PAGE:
I’ve tried to say this many different times and in many different ways, and I can’t imagine I can do a much better job of expressing my views clearly. But I’ll do my best. Tim writes:
Reihan’s objects that “we’ve collectively decided” that the opportunity to live and work in the United States “will be treated as” a scarce good. I suspect he’s chosen this weird passive-voice phrasing because he knows better than to straight up claim that the opportunity to live in the United States is a scarce good. It’s not. We should let the DREAM kids stay here and we should be letting a lot more kids from poorer countries come here. Doing the one doesn’t in any way prevent us from doing the other.
I’ve chosen this weird passive-voice phrasing because think the broad democratic consensus matters. “Scarcity” is constructed in many domains, including spectrum policy. Is legal access to the spectrum a scarce good? Yes. Can we imagine a universe in which everyone has access to the spectrum? Yes. Can we imagine a universe in which the corporate entity that is the United States has ceased to exist and we live in a peaceful confederation of law-based jurisdictions, including non-territorial ethnoscapes, to use Arjun Appadurai’s term? Yes. I can also imagine Earth evolving into an “ecumenopolis,” with a population of tens of billions living in vast self-sustaining arcologies.
But my sense is that there is an upper bound on the number of foreigners that U.S. citizens will welcome to work and settle in the United States in any given year. I don’t know what that number is, but I imagine it’s not much higher than, say, 1.5 million per annum at the very high end. I am willing to accept that as a starting point, i.e., we’re not going to allow 3 million or 7 million or even 1.6 million. Chances are that a number smaller than 1.5 million would reflect the preferences of a voting majority, e.g., 800,000.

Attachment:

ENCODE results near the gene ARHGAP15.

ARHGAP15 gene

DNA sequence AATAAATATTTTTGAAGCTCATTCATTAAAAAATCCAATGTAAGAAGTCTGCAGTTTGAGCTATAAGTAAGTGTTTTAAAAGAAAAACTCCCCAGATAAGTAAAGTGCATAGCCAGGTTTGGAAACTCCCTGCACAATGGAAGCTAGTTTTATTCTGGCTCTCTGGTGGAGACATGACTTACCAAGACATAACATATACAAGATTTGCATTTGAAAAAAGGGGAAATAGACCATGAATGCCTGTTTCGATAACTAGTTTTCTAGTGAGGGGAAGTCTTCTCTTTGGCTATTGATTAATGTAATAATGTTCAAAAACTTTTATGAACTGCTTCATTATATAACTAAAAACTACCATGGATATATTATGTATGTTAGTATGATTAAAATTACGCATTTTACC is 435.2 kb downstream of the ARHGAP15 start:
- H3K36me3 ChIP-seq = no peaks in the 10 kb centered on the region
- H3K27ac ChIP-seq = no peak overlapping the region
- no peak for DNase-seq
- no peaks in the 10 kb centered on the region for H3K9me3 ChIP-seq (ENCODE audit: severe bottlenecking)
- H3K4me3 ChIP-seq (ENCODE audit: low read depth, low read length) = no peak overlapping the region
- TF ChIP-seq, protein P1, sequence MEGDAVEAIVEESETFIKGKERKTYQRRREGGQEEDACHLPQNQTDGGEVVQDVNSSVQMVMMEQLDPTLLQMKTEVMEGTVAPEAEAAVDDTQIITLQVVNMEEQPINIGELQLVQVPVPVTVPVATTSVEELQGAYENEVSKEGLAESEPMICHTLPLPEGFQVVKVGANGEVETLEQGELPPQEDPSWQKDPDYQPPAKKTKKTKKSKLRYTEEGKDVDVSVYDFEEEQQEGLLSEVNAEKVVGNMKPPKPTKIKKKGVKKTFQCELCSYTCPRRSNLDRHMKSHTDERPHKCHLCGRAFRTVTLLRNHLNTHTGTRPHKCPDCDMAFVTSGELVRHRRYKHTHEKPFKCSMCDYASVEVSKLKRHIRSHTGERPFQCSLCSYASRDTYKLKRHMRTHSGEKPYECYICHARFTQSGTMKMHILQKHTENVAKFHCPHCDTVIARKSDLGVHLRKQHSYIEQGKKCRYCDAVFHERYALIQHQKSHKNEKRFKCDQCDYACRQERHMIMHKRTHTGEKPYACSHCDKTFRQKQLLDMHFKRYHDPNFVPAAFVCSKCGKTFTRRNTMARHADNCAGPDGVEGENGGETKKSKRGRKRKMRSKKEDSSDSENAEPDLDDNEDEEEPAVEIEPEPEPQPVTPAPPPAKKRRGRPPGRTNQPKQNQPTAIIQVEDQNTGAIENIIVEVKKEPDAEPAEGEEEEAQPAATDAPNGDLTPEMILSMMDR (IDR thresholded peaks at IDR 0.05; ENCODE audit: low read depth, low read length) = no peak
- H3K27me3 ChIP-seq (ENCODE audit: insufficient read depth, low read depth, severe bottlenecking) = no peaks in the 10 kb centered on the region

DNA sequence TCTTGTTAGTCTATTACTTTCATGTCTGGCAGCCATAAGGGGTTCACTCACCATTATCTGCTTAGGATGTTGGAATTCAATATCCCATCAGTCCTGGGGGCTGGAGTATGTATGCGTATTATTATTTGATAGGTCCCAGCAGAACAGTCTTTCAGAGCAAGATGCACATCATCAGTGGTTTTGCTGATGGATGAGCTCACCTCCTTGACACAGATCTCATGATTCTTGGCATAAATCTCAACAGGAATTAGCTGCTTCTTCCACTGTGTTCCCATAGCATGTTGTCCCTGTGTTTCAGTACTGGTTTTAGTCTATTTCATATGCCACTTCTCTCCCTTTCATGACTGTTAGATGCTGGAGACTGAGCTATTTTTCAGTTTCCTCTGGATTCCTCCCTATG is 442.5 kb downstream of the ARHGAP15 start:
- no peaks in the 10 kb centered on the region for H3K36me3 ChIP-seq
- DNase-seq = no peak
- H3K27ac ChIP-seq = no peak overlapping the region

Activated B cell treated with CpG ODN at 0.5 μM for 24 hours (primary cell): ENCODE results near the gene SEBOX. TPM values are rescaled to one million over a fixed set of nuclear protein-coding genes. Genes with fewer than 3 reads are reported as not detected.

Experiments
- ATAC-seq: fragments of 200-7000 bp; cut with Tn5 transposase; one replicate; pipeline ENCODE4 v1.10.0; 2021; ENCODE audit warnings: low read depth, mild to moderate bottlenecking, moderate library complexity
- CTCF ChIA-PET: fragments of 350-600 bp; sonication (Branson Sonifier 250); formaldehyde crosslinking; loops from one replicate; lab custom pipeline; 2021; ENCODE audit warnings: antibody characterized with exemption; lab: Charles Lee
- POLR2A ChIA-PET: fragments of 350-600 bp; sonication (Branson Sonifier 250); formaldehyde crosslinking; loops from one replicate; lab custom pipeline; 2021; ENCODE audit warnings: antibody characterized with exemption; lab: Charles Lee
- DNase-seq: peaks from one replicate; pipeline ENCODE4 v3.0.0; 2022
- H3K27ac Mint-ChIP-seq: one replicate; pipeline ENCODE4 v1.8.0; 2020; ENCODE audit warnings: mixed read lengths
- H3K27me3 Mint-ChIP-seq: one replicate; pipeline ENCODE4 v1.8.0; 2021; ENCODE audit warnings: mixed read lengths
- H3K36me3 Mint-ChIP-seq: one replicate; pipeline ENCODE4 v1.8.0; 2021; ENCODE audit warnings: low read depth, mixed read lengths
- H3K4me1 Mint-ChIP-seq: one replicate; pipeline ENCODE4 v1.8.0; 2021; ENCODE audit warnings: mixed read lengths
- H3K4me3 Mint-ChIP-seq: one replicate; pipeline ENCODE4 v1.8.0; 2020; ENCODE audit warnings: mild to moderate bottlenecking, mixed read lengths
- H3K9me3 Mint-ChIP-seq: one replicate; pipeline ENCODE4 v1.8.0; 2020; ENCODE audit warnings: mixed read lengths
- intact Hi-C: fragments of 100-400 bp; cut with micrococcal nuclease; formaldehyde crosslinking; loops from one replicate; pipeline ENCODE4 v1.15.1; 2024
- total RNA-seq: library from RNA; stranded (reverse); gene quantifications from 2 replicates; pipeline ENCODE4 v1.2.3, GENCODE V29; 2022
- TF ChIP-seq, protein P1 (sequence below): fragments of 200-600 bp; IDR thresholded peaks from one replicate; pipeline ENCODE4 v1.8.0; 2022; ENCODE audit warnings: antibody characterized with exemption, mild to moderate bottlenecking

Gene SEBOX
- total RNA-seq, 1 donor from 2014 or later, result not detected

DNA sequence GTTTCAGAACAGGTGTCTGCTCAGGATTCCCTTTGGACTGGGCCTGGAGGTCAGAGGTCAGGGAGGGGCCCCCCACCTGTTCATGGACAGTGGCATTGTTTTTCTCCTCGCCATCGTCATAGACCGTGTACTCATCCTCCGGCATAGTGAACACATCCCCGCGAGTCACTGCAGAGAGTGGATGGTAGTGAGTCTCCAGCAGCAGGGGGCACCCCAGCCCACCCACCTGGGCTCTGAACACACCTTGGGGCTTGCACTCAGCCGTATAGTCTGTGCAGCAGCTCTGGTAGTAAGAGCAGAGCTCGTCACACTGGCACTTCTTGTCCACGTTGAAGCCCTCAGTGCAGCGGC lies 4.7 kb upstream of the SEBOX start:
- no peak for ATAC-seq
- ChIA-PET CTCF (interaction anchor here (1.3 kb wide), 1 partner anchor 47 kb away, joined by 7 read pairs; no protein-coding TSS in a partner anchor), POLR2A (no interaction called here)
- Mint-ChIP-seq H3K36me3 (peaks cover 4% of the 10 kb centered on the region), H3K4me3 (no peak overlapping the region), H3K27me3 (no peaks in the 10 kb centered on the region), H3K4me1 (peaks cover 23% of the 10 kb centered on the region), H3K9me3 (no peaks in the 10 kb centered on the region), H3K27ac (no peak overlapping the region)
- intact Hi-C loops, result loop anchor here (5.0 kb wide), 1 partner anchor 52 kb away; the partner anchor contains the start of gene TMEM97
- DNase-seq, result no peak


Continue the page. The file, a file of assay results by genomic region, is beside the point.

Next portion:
So how do we decide who “gets these slots”?
I can see how we might want to give preference to potential migrants who will make a significant contribution to the economic well-being of U.S. citizens and lawful permanent residents over the life cycle. That is, we should balance expenditures early and late in life against gains made during the prime-age years, factoring in the implications of family reunification, etc.
On humanitarian grounds, I can see why we might welcome at least some potential migrants with limited English language proficiency, modest skills, etc. These migrants, like any migrants, will make an economic contribution, yet this contribution is somewhat more likely to be outweighed by costs associated with social service expenditures. I definitely agree that the U.S. needs less-skilled workers, yet there are distributional consequences that merit at least some attention, provided we collectively care about things like Gini coefficients, etc. (I don’t, but many others do.) That is, if Americans cared less about the overall rate of child poverty, welcoming larger numbers of less-skilled migrants who lag far behind native-born U.S. workers in educational attainment and thus find it more difficult to secure high-wage employment, the political constraint would presumably be much weaker. (This is one reason why the alliance between liberals and libertarians on these issues lies on a shaky foundation.)